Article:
The 2018 Tax Changes & Their Impact on Personal Financial Planning

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The 2018 Tax Changes & Their Impact on Personal Financial Planning

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On 21 February 2018, Finance Minister Malusi Gigaba delivered the 2018 Budget Speech to Parliament and the nation. It contained a few not-so-unexpected surprises, such as the increase in the VAT rate, the new sugar tax and an increase in the excise duty on luxury items. However, with regard to the realm of personal financial planning, not much has changed.

Herewith a brief overview of the changes that will impact on your personal financial planning:

Personal income tax

Although the good news is that there has not been the addition of another tier to the personal income tax table, the bad news is that the table was not fully adjusted for inflation. Only individuals who pay tax at a marginal rate of 31% or less have received a 3% adjustment. The rest of the tiers have remained the same. Accordingly, if you pay tax at a marginal rate of 36% or more and you received a salary increase in line with inflation, you will now effectively pay close to 1% more in tax.

However, the light at the end of the tunnel is that the rebates available to all individuals have been increased, in line with inflation, by 4.2%. This offers you some measure of relief on your tax burden.

Medical tax credits

In lieu of the proposed National Health Insurance, we expect Government to gradually decrease the medical tax credits available to individuals. This is evident in the fact that the monthly tax credit for the first two beneficiaries increased by only 2.3% (from R303 per beneficiary to R310) and for the remainder of the beneficiaries by 2.5% (from R204 per beneficiary to R209) this year.

If you jointly contribute to the medical scheme, contribution or medical cost of another individual, you will now not be allowed the full credit, but an apportioned credit. An example of this would be where two siblings jointly contribute to the medical aid and medical costs of a parent. This is due to Government’s concern that some taxpayers may be excessively benefiting from this rebate.[1]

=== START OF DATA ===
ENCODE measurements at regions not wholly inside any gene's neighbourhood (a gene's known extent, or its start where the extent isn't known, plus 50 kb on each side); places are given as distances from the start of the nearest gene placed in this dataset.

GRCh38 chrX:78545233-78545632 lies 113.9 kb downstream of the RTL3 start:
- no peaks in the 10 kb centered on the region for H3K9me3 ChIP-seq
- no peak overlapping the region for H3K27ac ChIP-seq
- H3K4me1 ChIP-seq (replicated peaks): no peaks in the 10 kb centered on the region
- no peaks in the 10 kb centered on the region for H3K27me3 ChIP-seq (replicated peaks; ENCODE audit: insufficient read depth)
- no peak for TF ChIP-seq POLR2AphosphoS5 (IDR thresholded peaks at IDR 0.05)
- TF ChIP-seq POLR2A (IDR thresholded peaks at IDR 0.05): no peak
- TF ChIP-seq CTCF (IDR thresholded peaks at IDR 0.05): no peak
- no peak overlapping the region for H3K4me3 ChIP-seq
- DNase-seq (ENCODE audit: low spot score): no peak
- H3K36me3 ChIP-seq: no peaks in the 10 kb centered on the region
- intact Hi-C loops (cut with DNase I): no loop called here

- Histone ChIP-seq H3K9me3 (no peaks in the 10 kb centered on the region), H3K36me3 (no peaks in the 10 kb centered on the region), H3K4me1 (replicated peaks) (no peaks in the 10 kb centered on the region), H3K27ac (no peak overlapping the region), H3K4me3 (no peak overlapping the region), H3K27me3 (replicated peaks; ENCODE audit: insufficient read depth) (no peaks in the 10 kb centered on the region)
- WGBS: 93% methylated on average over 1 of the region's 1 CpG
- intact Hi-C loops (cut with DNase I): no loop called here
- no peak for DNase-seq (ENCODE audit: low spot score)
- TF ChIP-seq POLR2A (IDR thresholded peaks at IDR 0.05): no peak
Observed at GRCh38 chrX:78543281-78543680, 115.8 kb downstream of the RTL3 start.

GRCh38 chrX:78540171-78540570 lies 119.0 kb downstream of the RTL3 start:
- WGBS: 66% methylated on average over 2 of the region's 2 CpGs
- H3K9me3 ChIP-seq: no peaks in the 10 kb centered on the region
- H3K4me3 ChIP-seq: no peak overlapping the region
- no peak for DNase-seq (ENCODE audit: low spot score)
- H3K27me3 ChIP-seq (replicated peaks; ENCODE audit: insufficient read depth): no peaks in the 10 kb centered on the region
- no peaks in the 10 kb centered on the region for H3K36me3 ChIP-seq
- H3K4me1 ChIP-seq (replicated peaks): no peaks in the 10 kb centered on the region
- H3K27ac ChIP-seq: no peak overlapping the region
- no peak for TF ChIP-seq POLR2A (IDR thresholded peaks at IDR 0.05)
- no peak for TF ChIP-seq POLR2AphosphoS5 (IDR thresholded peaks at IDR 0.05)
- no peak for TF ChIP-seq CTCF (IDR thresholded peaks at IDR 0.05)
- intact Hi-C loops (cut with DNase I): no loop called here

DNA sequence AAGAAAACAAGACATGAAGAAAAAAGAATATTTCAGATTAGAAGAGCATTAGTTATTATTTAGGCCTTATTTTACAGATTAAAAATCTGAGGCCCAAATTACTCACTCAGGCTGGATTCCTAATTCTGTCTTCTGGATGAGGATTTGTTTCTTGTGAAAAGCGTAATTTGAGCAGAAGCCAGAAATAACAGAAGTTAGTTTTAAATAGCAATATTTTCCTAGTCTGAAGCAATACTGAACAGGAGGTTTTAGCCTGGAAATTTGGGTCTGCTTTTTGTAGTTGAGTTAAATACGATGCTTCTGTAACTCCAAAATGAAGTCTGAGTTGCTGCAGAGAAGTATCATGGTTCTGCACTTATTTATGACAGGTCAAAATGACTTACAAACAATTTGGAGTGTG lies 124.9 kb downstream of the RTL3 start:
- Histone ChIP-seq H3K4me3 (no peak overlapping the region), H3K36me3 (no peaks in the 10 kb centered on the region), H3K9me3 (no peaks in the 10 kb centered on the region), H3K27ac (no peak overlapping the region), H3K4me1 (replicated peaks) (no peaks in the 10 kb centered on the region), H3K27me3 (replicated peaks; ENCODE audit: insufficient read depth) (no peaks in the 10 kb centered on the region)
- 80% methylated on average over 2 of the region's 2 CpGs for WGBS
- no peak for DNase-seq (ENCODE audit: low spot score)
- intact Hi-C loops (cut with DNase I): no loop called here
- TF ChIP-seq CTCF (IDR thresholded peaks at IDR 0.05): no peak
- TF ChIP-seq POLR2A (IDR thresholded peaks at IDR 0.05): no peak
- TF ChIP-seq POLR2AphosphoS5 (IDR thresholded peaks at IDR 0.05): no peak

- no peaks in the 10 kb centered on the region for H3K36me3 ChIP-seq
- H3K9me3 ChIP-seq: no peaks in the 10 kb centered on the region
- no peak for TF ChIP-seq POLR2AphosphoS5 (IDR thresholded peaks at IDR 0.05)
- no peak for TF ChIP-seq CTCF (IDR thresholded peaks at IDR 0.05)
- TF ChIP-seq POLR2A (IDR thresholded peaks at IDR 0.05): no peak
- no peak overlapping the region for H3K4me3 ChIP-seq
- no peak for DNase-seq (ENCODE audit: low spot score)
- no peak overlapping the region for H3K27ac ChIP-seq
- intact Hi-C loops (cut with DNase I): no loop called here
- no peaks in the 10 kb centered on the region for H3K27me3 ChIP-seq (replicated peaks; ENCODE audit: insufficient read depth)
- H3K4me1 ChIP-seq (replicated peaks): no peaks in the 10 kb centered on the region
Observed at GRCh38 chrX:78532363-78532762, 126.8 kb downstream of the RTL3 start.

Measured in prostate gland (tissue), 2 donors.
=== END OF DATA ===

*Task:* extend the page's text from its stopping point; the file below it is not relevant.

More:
Estate duty and donations tax

If you are one of the few and fortunate individuals with a dutiable estate in excess of R30 million, effective from 1 March 2018, your estate duty rate will be 25% for the amount in excess of R30 million. This is in contrast to the previous rate of 20%. To discourage persons in their final days from merely donating their full estate in order to avoid this increased rate, the donations tax rate has also been increased from 20% to 25% for donations in excess of R30 million in any one year.

Official rate of interest

This is the rate used to quantify the fringe benefit of low interest rate loans provided by employers and the amount of a donation for low interest loans to trusts by connected persons.[2] Currently the rate is 7.75% (repo rate + 1%), but given that rates in the market are generally closer to the prime lending rate (currently 10.25%), it is being proposed that the official rate of interest be changed to a rate linked to prime.

So, if you have a loan provided by your company or provide a loan to a trust, be aware of the change that is coming and plan accordingly.

 

Article by Pietro Odendaal, Milpark Education

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[1] ANNEXURE C: ADDITIONAL TAX POLICY AND ADMINISTRATIVE ADJUSTMENTS pg. 131 http://www.treasury.gov.za/documents/national%20budget/2018/review/Annexure%20C.pdf

[2] ANNEXURE C: ADDITIONAL TAX POLICY AND ADMINISTRATIVE ADJUSTMENTS pg. 135 http://www.treasury.gov.za/documents/national%20budget/2018/review/Annexure%20C.pdf

19 Jul 2018